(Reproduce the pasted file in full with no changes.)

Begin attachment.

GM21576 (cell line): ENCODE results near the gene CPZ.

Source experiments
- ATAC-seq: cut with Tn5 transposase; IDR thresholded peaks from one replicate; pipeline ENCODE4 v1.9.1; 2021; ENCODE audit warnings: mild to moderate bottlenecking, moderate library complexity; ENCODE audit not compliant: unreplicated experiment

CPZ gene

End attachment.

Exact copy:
GM21576 (cell line): ENCODE results near the gene CPZ.

Source experiments
- ATAC-seq: cut with Tn5 transposase; IDR thresholded peaks from one replicate; pipeline ENCODE4 v1.9.1; 2021; ENCODE audit warnings: mild to moderate bottlenecking, moderate library complexity; ENCODE audit not compliant: unreplicated experiment

CPZ gene